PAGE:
Papua New Guinea ordered the snap closure of borders used by Indigenous groups to cross to and from Australia Thursday, as fears grew about the spread of Covid-19 to remote communities.
Police Commissioner David Manning said travel between small islands that straddle the two countries’ maritime border in the Torres Strait would be closed “with immediate effect.”
Under a 1978 agreement, Indigenous inhabitants of the islands can pass between Australia and Papua New Guinea without passports or visas.
Torres Strait Islanders have a culture that is distinct from Aboriginal Australians and Papua New Guinea’s myriad of other tribal and linguistic groups.
The announcement comes as Papua New Guinea struggles to contain a wave of coronavirus infections, which officials fear could enter largely Covid-free Australia and decimate vulnerable Indigenous communities in the far north of the country.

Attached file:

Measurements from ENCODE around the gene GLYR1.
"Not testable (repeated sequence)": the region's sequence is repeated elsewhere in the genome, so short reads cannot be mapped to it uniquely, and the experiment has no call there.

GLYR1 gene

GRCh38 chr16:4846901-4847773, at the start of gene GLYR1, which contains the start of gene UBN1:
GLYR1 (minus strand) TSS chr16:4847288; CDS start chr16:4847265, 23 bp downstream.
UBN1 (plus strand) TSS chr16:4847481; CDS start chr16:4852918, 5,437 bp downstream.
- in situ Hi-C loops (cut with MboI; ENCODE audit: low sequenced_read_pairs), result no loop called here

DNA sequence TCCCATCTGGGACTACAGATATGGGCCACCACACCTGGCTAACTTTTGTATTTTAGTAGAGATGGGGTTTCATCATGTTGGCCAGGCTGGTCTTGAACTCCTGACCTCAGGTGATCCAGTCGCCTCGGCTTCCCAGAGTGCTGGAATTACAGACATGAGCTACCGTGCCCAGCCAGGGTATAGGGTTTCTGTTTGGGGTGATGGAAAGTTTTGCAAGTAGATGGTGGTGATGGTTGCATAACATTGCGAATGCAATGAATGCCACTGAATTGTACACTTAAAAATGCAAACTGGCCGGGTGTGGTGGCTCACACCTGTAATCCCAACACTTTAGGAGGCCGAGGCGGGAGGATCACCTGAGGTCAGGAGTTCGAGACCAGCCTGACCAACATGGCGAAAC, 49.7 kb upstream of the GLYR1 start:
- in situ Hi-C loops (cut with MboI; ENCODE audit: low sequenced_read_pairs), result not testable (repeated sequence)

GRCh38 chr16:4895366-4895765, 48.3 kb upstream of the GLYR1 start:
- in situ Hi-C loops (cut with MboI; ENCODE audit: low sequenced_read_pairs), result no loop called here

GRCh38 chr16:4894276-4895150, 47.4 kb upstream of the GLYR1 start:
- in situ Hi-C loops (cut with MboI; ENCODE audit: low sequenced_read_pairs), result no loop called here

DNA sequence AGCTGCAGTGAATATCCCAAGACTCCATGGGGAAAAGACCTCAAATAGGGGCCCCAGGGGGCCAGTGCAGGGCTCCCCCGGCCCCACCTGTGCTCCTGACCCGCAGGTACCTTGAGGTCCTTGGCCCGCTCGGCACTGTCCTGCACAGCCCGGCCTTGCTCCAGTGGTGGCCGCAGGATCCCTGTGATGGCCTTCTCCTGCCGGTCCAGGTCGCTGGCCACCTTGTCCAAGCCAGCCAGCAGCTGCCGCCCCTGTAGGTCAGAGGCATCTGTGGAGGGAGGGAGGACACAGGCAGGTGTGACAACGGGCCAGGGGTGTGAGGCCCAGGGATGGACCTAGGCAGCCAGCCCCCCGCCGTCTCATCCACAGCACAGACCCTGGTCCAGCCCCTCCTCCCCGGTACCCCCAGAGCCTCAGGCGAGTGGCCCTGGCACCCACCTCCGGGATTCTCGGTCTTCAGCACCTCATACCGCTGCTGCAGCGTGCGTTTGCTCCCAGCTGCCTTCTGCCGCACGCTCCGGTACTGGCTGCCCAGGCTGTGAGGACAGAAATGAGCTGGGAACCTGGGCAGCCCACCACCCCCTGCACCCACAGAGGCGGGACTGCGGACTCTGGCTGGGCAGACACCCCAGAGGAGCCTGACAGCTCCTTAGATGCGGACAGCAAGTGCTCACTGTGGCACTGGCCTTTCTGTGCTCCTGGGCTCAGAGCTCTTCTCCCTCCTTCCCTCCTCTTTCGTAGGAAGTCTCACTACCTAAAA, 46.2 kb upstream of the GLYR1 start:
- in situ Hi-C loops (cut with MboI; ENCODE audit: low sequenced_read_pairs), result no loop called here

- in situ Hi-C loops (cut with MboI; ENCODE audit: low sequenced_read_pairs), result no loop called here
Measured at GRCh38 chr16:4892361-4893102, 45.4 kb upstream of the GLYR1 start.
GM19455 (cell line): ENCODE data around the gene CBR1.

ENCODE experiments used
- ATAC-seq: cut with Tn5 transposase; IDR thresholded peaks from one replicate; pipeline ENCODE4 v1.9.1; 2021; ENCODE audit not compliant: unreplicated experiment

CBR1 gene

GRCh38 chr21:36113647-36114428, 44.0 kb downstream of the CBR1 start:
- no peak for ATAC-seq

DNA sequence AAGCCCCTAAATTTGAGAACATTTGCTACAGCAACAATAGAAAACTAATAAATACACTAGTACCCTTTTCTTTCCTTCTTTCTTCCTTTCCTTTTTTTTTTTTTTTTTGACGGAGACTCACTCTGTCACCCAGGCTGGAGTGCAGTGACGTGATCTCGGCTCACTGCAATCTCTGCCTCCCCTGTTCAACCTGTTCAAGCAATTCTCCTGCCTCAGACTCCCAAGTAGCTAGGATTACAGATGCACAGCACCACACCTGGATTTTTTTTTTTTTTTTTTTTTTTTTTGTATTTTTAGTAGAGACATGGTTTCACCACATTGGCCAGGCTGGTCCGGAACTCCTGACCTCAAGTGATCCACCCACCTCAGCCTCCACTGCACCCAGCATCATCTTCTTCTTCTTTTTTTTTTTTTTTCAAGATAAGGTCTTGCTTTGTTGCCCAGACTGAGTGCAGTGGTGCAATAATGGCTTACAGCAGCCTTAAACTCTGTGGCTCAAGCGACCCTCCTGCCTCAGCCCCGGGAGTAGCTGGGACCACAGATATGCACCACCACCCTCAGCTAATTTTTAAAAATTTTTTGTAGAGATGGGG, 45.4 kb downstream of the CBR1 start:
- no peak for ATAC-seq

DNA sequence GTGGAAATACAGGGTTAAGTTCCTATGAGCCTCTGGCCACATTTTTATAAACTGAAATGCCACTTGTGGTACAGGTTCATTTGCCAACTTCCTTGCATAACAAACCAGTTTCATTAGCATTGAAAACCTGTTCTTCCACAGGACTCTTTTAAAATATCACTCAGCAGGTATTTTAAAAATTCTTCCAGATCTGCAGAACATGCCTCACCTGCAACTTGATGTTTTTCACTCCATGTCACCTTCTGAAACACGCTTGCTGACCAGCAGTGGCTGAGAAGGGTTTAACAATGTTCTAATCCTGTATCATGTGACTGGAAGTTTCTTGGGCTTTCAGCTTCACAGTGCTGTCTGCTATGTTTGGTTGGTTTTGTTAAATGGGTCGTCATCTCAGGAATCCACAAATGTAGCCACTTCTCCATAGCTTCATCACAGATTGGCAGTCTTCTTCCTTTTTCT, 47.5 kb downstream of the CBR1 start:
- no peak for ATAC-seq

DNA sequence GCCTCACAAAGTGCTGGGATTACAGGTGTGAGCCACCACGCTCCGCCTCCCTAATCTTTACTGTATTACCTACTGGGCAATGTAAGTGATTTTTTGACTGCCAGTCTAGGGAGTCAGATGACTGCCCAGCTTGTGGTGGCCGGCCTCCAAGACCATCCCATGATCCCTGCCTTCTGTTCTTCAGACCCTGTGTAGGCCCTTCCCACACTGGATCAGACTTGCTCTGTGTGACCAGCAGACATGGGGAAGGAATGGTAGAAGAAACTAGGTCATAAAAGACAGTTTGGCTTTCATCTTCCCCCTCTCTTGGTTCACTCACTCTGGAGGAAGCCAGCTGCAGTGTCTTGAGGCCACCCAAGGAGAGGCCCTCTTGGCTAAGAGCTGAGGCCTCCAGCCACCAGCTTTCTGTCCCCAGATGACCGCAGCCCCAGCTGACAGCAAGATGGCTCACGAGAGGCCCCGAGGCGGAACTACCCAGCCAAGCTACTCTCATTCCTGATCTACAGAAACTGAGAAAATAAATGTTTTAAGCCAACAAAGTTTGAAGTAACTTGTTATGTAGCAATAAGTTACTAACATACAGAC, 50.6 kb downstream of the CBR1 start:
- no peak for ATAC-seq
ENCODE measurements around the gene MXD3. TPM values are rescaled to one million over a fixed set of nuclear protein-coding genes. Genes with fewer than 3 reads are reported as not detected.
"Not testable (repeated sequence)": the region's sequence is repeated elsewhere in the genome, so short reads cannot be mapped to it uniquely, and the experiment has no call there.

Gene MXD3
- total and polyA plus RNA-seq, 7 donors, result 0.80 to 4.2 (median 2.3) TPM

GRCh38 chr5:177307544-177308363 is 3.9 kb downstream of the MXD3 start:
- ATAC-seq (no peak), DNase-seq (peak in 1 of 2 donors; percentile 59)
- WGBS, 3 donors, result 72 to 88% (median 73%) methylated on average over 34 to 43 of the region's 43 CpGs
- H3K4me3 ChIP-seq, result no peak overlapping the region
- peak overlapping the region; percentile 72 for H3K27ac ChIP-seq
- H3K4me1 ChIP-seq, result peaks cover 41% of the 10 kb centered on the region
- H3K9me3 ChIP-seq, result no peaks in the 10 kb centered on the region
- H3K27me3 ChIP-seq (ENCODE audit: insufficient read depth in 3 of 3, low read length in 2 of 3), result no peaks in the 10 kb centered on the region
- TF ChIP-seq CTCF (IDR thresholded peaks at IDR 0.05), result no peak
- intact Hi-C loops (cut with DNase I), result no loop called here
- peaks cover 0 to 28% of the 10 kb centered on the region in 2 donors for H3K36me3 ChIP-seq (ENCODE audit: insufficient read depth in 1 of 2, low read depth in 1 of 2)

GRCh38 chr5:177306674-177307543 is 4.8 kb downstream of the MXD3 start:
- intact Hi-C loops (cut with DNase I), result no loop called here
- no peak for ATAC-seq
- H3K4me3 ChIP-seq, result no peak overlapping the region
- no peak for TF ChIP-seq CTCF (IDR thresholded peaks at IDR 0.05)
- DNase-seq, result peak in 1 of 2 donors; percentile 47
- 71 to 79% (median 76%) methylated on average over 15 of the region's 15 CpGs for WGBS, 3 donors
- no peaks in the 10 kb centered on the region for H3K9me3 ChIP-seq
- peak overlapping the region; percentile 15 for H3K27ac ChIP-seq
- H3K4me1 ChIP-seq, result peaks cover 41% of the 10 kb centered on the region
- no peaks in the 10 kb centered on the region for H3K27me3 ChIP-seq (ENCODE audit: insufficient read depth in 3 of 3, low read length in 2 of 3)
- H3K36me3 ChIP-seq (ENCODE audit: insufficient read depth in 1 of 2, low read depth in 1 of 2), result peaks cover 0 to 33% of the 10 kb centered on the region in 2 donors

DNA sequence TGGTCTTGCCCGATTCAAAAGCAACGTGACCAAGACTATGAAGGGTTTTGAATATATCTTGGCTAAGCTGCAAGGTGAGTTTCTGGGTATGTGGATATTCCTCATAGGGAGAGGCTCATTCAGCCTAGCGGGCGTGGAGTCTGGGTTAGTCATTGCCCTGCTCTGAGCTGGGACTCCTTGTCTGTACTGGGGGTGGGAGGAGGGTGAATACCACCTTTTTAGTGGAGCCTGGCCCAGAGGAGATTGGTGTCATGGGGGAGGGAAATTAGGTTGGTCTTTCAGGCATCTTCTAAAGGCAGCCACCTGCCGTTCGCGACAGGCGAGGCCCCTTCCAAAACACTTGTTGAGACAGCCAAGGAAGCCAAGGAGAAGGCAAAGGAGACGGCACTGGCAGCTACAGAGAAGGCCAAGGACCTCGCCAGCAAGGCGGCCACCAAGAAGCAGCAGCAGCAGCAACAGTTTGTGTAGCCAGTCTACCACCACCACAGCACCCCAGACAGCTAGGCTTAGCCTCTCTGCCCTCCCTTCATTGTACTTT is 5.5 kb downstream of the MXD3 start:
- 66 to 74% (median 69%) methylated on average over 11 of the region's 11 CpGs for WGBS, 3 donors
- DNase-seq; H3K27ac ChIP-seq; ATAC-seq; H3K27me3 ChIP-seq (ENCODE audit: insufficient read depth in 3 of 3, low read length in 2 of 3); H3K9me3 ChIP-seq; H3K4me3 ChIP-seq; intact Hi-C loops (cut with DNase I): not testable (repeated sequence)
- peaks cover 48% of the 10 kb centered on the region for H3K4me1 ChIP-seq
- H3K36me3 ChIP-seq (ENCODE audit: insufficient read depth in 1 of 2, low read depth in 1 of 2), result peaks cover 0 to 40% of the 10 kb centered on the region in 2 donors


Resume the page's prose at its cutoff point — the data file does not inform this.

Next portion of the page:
“Those borders will remain closed for an indefinite period and cross-border travel will not be allowed until further notice,” said Manning, who is leading Papua New Guinea’s Covid-19 response effort.
On Wednesday, Papua New Guinea reported a record of 351 new Covid-19 cases, up from almost no cases a few weeks ago.
Since the pandemic began, the country has conducted about 60,000 tests, detecting 4,109 cases.
But a rapid rise in infections is already threatening to overwhelm the country’s already under-resourced health system, with patients reportedly being treated on the floor of hospitals in the capital Port Moresby.
International air and sea travel to Papua New Guinea had already been subject to Covid restrictions and the land border with Indonesia is closed.